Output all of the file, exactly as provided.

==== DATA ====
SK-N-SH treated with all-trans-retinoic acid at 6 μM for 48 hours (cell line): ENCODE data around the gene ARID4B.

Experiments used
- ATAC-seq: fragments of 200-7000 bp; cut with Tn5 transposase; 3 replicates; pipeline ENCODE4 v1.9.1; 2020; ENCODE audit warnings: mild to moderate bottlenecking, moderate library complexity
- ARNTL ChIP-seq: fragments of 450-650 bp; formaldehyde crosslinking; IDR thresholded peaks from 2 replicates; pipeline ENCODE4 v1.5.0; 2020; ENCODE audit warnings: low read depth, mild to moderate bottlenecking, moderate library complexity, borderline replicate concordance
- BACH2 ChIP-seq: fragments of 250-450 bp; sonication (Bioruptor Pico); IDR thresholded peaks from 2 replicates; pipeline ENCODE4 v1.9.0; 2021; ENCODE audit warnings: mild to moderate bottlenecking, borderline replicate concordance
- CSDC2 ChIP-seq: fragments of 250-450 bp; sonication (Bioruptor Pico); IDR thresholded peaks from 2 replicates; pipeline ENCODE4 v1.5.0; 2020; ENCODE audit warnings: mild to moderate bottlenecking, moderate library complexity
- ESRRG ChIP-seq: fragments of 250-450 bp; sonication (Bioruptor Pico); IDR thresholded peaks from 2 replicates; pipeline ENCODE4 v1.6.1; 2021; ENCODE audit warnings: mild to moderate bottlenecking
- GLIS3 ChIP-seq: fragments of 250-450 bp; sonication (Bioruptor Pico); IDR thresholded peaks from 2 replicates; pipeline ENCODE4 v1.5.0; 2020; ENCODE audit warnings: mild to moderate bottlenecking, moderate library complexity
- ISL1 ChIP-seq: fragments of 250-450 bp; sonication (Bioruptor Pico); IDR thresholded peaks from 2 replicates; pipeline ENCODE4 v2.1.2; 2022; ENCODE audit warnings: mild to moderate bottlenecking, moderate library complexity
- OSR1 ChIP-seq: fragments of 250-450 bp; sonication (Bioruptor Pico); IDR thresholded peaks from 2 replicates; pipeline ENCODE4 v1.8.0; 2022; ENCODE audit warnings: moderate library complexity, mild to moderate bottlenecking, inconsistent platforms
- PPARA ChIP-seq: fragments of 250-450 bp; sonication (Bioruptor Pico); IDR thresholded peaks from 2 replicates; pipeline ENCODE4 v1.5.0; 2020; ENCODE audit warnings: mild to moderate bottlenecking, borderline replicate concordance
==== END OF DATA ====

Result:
SK-N-SH treated with all-trans-retinoic acid at 6 μM for 48 hours (cell line): ENCODE data around the gene ARID4B.

Experiments used
- ATAC-seq: fragments of 200-7000 bp; cut with Tn5 transposase; 3 replicates; pipeline ENCODE4 v1.9.1; 2020; ENCODE audit warnings: mild to moderate bottlenecking, moderate library complexity
- ARNTL ChIP-seq: fragments of 450-650 bp; formaldehyde crosslinking; IDR thresholded peaks from 2 replicates; pipeline ENCODE4 v1.5.0; 2020; ENCODE audit warnings: low read depth, mild to moderate bottlenecking, moderate library complexity, borderline replicate concordance
- BACH2 ChIP-seq: fragments of 250-450 bp; sonication (Bioruptor Pico); IDR thresholded peaks from 2 replicates; pipeline ENCODE4 v1.9.0; 2021; ENCODE audit warnings: mild to moderate bottlenecking, borderline replicate concordance
- CSDC2 ChIP-seq: fragments of 250-450 bp; sonication (Bioruptor Pico); IDR thresholded peaks from 2 replicates; pipeline ENCODE4 v1.5.0; 2020; ENCODE audit warnings: mild to moderate bottlenecking, moderate library complexity
- ESRRG ChIP-seq: fragments of 250-450 bp; sonication (Bioruptor Pico); IDR thresholded peaks from 2 replicates; pipeline ENCODE4 v1.6.1; 2021; ENCODE audit warnings: mild to moderate bottlenecking
- GLIS3 ChIP-seq: fragments of 250-450 bp; sonication (Bioruptor Pico); IDR thresholded peaks from 2 replicates; pipeline ENCODE4 v1.5.0; 2020; ENCODE audit warnings: mild to moderate bottlenecking, moderate library complexity
- ISL1 ChIP-seq: fragments of 250-450 bp; sonication (Bioruptor Pico); IDR thresholded peaks from 2 replicates; pipeline ENCODE4 v2.1.2; 2022; ENCODE audit warnings: mild to moderate bottlenecking, moderate library complexity
- OSR1 ChIP-seq: fragments of 250-450 bp; sonication (Bioruptor Pico); IDR thresholded peaks from 2 replicates; pipeline ENCODE4 v1.8.0; 2022; ENCODE audit warnings: moderate library complexity, mild to moderate bottlenecking, inconsistent platforms
- PPARA ChIP-seq: fragments of 250-450 bp; sonication (Bioruptor Pico); IDR thresholded peaks from 2 replicates; pipeline ENCODE4 v1.5.0; 2020; ENCODE audit warnings: mild to moderate bottlenecking, borderline replicate concordance